Title: Investigating extracellular vesicle miRNA as a biomarker for Alzheimer's disease
The brain is made up of cells, called neurons, that transmit information in signals to the rest of the brain and the body. These signals are essential for almost everything from thinking to movement. Neurodegenerative diseases, such as Alzheimer’s disease, are associated with changes to the brain that go beyond what is seen in normal ageing. These changes include the build-up of abnormal protein that accumulate in and around neurons, as well as the progressive damage of these neurons. These changes result in the symptoms of dementia, including memory loss and behavioural changes.
The changes observed in the brains of patients with neurodegenerative diseases occur in a progressive manner, as damage usually occurs in the areas of the brain responsible for memory, with other areas of the brains affected after. This suggests that the abnormal protein and damage is spreading between neurons. The mechanisms that neurons use to maintain their health include the release of small vehicles that contain different biological molecules. These vehicles can then be picked up by other neurons that may use the cargo being carried. In Alzheimer’s disease, neurons that are being stressed by the conditions of the disease release vehicles that contain different cargo to what they would if they were healthy.
We aim to measure how the cargo in these vehicles changes in Alzheimer’s disease, and determine whether these changes can be used as biomarkers of the early changes of the disease. We hope that this can improve diagnosis and treatment of Alzheimer’s disease.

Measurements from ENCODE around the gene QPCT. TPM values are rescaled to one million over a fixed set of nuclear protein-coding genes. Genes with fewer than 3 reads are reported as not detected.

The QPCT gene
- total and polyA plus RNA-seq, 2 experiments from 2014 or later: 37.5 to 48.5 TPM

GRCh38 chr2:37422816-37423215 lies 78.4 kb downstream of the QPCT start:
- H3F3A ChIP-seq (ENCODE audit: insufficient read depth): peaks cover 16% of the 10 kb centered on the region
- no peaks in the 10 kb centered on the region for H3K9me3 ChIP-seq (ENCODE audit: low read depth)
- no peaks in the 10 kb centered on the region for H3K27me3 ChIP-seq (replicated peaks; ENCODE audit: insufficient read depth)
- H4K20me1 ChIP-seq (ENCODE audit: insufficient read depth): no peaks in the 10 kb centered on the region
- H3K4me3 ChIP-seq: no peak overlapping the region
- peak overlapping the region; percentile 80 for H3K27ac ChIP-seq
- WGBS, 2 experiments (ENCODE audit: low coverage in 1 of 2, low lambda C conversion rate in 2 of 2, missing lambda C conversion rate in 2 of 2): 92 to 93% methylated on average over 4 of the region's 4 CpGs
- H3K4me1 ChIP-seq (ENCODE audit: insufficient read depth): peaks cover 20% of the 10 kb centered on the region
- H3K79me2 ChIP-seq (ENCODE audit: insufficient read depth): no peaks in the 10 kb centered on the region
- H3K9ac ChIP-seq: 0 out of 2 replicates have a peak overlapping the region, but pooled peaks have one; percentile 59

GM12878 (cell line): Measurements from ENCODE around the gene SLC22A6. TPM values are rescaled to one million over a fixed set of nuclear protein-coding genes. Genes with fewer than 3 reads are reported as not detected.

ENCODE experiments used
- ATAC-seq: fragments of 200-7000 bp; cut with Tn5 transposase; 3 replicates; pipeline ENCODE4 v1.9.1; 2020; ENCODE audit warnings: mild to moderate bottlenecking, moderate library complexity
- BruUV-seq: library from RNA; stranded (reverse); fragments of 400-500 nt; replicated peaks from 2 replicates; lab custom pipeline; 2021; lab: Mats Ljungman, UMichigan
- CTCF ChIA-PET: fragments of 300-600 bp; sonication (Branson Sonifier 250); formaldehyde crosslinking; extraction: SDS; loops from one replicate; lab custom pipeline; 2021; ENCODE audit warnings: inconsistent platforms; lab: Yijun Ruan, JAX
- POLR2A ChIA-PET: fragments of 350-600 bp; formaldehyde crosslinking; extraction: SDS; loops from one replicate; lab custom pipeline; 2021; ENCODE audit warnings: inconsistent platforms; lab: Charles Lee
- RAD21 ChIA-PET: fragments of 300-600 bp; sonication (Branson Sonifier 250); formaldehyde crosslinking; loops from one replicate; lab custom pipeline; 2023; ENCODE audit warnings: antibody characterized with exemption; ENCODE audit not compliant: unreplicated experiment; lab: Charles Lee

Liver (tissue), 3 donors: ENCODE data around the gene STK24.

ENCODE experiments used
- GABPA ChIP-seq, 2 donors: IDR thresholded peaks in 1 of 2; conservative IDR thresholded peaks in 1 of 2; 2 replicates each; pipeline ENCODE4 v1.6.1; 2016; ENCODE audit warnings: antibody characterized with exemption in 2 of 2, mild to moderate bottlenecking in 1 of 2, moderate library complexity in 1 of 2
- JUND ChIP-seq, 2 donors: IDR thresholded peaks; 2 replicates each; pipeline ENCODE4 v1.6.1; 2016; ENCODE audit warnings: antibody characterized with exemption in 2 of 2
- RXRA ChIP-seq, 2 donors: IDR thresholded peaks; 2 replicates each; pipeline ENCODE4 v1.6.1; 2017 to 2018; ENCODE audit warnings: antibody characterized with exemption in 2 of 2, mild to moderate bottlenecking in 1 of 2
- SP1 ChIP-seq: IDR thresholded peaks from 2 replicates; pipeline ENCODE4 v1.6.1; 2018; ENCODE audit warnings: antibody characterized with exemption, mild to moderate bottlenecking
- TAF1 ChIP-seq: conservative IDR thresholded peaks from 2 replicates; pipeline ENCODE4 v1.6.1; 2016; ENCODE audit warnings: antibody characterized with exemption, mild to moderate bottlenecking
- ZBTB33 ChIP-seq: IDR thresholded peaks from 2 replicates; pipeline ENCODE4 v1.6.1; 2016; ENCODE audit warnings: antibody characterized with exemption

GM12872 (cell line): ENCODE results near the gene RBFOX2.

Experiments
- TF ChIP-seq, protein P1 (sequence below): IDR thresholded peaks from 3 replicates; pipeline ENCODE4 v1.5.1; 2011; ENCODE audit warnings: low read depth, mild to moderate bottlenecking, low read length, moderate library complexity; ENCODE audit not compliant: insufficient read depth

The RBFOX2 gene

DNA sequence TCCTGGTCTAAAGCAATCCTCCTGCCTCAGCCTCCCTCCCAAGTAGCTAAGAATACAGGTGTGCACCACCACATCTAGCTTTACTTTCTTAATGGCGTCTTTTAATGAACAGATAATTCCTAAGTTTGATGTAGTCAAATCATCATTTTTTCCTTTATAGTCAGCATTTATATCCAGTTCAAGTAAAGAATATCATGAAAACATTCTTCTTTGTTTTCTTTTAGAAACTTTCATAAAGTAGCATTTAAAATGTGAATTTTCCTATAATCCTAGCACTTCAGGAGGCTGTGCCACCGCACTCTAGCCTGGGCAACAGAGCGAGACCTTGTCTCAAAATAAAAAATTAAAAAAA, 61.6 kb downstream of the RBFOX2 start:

September 2018 - September 2022
Doctoral Training Alliance
University of Salford
- Dr Gemma Lace
- Dr Arjit Mukahopadhyay
Cell and molecular biology, genetics, neuroscience.
I am currently a second year PhD student at the University of Salford, who is interested in how neurodegenerative diseases, such as Alzheimer’s disease, spread through the brain. Prior to this I completed my bachelor’s degree in biomedical science and my masters by research at Manchester Metropolitan University. During this time, I investigated the changes in epigenetic regulation of brain derived neurotrophic factor with healthy ageing, and how this regulation changed in Alzheimer’s disease. After this I worked as a research assistant for a year at The University of Manchester, where I worked on behavioural models of affective disorders, such as schizophrenia and ADHD.
I like to take part in research initiatives beyond the lab, such as getting involved in public engagement events and early career researcher networks, for example, I am currently one of the ARUK North West network early career representatives.
Beyond research, I enjoy playing basketball and football, travelling when I have the opportunity, and going for food/drink with friends.